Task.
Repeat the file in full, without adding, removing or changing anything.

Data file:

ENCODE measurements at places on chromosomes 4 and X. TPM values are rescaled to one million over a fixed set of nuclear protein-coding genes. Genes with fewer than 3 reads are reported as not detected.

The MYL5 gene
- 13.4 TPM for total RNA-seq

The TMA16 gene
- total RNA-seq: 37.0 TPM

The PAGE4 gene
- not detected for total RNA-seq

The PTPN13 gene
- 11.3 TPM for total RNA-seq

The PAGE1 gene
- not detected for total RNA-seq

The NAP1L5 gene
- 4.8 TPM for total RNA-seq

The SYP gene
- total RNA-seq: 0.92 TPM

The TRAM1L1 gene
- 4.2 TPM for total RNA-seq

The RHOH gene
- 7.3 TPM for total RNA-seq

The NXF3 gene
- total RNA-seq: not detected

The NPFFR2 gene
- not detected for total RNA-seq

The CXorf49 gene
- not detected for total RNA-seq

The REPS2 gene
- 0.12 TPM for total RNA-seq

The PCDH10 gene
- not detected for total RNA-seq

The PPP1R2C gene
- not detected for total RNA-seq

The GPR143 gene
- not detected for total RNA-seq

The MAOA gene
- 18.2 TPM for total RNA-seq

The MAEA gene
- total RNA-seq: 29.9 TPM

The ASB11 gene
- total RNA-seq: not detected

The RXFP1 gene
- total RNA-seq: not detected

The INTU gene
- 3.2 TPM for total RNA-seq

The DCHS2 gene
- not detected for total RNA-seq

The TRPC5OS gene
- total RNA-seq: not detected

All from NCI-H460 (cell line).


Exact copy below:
ENCODE measurements at places on chromosomes 4 and X. TPM values are rescaled to one million over a fixed set of nuclear protein-coding genes. Genes with fewer than 3 reads are reported as not detected.

The MYL5 gene
- 13.4 TPM for total RNA-seq

The TMA16 gene
- total RNA-seq: 37.0 TPM

The PAGE4 gene
- not detected for total RNA-seq

The PTPN13 gene
- 11.3 TPM for total RNA-seq

The PAGE1 gene
- not detected for total RNA-seq

The NAP1L5 gene
- 4.8 TPM for total RNA-seq

The SYP gene
- total RNA-seq: 0.92 TPM

The TRAM1L1 gene
- 4.2 TPM for total RNA-seq

The RHOH gene
- 7.3 TPM for total RNA-seq

The NXF3 gene
- total RNA-seq: not detected

The NPFFR2 gene
- not detected for total RNA-seq

The CXorf49 gene
- not detected for total RNA-seq

The REPS2 gene
- 0.12 TPM for total RNA-seq

The PCDH10 gene
- not detected for total RNA-seq

The PPP1R2C gene
- not detected for total RNA-seq

The GPR143 gene
- not detected for total RNA-seq

The MAOA gene
- 18.2 TPM for total RNA-seq

The MAEA gene
- total RNA-seq: 29.9 TPM

The ASB11 gene
- total RNA-seq: not detected

The RXFP1 gene
- total RNA-seq: not detected

The INTU gene
- 3.2 TPM for total RNA-seq

The DCHS2 gene
- not detected for total RNA-seq

The TRPC5OS gene
- total RNA-seq: not detected

All from NCI-H460 (cell line).